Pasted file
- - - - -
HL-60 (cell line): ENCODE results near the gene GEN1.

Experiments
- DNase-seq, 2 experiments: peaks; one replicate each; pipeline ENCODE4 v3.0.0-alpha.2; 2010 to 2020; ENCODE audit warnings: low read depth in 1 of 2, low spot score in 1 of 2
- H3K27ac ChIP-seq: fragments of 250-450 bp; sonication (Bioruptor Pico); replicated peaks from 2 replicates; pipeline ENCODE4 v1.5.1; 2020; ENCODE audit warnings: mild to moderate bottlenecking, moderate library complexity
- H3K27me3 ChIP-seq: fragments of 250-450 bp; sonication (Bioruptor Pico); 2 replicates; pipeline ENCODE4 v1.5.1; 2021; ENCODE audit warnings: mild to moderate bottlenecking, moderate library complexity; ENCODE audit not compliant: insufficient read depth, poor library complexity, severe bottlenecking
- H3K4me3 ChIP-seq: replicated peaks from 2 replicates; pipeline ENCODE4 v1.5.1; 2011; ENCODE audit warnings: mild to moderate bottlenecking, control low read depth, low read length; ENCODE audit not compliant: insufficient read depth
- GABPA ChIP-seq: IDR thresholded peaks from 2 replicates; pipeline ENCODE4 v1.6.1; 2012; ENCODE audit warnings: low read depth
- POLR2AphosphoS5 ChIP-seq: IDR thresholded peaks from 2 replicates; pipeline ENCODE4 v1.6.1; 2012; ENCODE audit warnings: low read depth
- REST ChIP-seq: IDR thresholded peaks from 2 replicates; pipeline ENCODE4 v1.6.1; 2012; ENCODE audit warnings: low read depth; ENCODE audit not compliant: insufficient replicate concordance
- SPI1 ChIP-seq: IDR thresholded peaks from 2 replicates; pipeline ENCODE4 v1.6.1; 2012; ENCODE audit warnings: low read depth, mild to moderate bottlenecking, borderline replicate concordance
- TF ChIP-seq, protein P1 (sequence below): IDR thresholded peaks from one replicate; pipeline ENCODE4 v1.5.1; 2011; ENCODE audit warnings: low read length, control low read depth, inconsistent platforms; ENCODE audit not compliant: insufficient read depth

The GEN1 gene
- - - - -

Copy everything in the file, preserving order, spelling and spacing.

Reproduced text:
HL-60 (cell line): ENCODE results near the gene GEN1.

Experiments
- DNase-seq, 2 experiments: peaks; one replicate each; pipeline ENCODE4 v3.0.0-alpha.2; 2010 to 2020; ENCODE audit warnings: low read depth in 1 of 2, low spot score in 1 of 2
- H3K27ac ChIP-seq: fragments of 250-450 bp; sonication (Bioruptor Pico); replicated peaks from 2 replicates; pipeline ENCODE4 v1.5.1; 2020; ENCODE audit warnings: mild to moderate bottlenecking, moderate library complexity
- H3K27me3 ChIP-seq: fragments of 250-450 bp; sonication (Bioruptor Pico); 2 replicates; pipeline ENCODE4 v1.5.1; 2021; ENCODE audit warnings: mild to moderate bottlenecking, moderate library complexity; ENCODE audit not compliant: insufficient read depth, poor library complexity, severe bottlenecking
- H3K4me3 ChIP-seq: replicated peaks from 2 replicates; pipeline ENCODE4 v1.5.1; 2011; ENCODE audit warnings: mild to moderate bottlenecking, control low read depth, low read length; ENCODE audit not compliant: insufficient read depth
- GABPA ChIP-seq: IDR thresholded peaks from 2 replicates; pipeline ENCODE4 v1.6.1; 2012; ENCODE audit warnings: low read depth
- POLR2AphosphoS5 ChIP-seq: IDR thresholded peaks from 2 replicates; pipeline ENCODE4 v1.6.1; 2012; ENCODE audit warnings: low read depth
- REST ChIP-seq: IDR thresholded peaks from 2 replicates; pipeline ENCODE4 v1.6.1; 2012; ENCODE audit warnings: low read depth; ENCODE audit not compliant: insufficient replicate concordance
- SPI1 ChIP-seq: IDR thresholded peaks from 2 replicates; pipeline ENCODE4 v1.6.1; 2012; ENCODE audit warnings: low read depth, mild to moderate bottlenecking, borderline replicate concordance
- TF ChIP-seq, protein P1 (sequence below): IDR thresholded peaks from one replicate; pipeline ENCODE4 v1.5.1; 2011; ENCODE audit warnings: low read length, control low read depth, inconsistent platforms; ENCODE audit not compliant: insufficient read depth

The GEN1 gene